In order to develop an oestrogen
treatment that utilises the favourable effects of the oestrogen
but not its side-effects, researchers at the Sahlgrenska Academy, University of Gothenburg, Sweden, have analysed which parts of the oestrogen
receptor is most important in enabling oestrogen
to act on bone tissue and other tissues.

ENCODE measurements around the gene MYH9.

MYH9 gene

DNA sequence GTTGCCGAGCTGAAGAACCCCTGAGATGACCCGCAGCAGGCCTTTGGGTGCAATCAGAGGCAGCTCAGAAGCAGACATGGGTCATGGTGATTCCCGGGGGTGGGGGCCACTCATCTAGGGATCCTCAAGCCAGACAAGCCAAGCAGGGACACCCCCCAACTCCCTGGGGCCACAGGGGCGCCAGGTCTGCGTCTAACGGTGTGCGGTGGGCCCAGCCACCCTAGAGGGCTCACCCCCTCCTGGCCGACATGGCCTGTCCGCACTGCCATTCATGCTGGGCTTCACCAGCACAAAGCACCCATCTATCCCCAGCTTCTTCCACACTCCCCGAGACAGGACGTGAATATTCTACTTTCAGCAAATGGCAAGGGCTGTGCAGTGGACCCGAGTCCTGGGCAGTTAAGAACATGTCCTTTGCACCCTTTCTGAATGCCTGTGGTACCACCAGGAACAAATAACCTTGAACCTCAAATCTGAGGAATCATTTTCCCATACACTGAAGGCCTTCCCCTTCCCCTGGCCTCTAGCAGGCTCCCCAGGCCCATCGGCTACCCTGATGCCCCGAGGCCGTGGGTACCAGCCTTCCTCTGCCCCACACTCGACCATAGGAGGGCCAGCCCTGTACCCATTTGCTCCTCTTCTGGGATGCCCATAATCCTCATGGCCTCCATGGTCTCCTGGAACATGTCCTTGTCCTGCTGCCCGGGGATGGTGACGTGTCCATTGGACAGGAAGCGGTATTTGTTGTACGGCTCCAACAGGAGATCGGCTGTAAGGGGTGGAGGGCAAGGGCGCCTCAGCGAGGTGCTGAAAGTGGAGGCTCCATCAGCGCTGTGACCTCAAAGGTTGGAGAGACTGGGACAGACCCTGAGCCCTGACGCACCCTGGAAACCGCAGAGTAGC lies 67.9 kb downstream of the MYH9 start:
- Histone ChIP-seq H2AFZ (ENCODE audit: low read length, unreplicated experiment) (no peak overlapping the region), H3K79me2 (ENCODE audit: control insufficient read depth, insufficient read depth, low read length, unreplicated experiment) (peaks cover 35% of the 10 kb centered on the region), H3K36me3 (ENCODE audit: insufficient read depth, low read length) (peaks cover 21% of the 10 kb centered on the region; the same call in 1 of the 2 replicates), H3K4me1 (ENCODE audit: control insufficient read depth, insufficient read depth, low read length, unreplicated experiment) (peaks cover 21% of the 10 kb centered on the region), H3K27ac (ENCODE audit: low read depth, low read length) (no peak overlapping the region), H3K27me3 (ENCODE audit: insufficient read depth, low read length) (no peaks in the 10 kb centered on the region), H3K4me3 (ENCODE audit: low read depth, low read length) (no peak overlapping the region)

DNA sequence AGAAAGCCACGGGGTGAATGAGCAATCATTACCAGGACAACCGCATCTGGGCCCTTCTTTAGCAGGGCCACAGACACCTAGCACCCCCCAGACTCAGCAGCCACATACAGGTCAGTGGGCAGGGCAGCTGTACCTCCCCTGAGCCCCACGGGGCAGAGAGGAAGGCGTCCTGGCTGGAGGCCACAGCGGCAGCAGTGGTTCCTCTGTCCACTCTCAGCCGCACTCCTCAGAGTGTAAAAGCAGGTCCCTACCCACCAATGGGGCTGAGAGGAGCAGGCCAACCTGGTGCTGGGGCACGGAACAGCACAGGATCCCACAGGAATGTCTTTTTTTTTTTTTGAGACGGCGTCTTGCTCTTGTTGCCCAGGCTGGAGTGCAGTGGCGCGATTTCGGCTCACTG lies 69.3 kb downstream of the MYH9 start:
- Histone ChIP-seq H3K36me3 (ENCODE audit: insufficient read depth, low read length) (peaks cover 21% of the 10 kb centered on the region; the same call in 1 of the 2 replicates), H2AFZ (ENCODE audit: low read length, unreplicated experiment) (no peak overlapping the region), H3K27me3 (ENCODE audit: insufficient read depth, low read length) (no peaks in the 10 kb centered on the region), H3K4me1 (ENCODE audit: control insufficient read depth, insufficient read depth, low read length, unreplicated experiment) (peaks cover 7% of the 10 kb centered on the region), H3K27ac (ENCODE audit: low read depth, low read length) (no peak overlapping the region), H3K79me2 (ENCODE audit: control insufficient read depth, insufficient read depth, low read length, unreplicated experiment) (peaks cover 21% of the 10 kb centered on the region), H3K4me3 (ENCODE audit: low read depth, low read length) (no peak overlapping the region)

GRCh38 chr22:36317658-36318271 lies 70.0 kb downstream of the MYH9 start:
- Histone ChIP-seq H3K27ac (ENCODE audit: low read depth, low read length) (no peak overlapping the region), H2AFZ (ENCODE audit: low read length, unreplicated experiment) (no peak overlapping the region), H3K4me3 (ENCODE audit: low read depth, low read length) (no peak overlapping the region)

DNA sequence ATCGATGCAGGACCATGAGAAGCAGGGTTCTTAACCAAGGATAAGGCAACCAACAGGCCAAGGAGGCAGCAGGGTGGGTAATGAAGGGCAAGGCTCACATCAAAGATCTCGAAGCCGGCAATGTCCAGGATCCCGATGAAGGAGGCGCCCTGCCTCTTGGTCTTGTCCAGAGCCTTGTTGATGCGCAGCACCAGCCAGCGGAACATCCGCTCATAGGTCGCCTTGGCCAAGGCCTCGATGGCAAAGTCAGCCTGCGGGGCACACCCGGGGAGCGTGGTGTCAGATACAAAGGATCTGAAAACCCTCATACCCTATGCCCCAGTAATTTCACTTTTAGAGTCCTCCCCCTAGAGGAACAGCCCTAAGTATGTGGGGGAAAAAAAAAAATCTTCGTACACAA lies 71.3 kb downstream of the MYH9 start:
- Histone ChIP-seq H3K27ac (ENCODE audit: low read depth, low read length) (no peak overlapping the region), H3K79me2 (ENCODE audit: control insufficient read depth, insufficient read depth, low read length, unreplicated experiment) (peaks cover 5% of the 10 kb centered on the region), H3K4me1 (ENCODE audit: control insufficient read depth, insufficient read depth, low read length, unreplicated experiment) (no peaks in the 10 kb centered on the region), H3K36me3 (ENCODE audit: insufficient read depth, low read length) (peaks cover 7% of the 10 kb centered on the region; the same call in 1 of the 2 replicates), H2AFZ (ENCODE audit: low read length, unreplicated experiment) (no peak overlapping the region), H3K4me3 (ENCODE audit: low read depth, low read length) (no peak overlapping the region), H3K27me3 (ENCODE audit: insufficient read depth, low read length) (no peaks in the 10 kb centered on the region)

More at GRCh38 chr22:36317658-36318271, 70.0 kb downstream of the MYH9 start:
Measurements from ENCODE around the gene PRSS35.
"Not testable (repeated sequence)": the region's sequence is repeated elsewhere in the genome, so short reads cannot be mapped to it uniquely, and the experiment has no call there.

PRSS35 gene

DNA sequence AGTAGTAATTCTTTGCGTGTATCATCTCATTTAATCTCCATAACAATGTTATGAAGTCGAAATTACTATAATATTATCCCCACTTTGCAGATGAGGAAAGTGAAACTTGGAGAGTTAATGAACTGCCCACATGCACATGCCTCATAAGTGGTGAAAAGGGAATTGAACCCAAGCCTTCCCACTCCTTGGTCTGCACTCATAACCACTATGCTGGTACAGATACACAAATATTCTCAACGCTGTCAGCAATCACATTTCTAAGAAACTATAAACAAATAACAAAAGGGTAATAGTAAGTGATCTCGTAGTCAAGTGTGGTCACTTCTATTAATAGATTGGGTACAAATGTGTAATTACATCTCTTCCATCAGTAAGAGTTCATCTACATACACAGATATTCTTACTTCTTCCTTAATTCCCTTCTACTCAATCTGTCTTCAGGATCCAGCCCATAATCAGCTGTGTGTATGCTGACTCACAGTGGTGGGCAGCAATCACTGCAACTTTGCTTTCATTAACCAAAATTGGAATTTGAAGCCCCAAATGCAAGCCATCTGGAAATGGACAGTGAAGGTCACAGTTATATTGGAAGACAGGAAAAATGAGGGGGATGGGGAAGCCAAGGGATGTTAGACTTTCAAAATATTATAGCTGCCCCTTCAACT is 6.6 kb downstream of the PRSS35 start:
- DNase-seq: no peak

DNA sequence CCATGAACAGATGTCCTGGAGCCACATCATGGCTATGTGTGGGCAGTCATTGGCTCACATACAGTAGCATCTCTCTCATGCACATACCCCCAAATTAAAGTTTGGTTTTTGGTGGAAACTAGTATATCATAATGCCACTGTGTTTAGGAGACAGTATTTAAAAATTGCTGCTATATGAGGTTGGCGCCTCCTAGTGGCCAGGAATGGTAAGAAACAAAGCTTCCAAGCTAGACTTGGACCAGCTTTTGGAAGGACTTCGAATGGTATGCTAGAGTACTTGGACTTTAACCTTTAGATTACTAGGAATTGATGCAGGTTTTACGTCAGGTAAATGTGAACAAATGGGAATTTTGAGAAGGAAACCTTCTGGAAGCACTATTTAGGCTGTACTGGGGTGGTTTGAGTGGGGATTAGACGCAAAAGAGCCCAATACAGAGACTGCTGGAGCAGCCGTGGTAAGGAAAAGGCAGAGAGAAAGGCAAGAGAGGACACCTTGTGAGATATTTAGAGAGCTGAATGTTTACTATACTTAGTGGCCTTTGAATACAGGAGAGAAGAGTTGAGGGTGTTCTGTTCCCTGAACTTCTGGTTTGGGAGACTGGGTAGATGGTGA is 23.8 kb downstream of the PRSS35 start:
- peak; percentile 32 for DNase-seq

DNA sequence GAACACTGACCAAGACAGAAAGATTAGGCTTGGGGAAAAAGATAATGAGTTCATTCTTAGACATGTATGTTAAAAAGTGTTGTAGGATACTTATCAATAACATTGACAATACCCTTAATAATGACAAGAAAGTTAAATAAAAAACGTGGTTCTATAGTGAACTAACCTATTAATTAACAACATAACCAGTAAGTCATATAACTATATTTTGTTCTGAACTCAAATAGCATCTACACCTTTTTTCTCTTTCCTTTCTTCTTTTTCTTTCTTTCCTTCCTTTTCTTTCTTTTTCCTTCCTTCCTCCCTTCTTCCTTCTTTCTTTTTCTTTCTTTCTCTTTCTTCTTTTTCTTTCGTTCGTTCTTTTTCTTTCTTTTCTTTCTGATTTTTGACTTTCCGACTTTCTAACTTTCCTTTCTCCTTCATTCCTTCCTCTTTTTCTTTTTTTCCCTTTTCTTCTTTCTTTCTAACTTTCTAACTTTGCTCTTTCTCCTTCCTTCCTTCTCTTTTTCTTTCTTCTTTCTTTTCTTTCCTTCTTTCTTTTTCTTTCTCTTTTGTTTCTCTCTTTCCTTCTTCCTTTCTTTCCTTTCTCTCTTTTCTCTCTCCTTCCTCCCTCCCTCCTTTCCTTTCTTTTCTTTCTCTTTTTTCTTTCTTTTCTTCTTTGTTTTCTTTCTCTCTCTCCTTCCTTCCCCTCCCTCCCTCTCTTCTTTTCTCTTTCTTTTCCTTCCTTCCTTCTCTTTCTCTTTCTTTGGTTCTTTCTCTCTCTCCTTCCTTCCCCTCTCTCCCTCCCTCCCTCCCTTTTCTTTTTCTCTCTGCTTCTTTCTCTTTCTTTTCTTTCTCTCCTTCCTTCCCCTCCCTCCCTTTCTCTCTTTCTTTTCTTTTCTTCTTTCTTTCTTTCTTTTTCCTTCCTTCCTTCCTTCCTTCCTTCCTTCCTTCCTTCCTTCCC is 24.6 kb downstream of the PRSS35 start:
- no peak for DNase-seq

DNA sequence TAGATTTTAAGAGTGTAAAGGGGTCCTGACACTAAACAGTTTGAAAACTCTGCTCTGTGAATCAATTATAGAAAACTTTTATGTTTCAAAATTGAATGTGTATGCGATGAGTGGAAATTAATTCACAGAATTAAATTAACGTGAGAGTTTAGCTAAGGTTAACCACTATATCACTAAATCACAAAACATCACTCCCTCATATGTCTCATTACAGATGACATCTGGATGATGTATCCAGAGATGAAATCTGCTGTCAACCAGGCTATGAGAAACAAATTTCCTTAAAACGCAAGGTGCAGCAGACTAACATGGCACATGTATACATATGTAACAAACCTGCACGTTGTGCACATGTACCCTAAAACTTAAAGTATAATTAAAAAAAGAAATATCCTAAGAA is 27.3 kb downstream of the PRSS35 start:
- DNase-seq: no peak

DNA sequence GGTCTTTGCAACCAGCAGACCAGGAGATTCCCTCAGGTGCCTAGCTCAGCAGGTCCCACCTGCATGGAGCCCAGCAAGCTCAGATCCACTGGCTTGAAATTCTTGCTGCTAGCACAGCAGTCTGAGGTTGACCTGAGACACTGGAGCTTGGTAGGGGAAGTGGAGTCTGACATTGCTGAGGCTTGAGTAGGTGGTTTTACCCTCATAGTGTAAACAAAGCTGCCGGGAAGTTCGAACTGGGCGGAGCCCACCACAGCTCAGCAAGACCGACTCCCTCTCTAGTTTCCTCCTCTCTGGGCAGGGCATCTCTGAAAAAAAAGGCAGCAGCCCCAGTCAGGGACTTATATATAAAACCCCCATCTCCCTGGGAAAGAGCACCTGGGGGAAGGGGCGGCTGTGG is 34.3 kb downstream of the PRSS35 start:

Previously, inactivation of the oestrogen
receptor has been shown to be mainly via DNA methylation or histone acetylation and in this type of oestrogen
receptor-negative environment the only way of re-expressing the oestrogen
receptor has been via DNA methylation inhibitors or histone deacetylation compounds.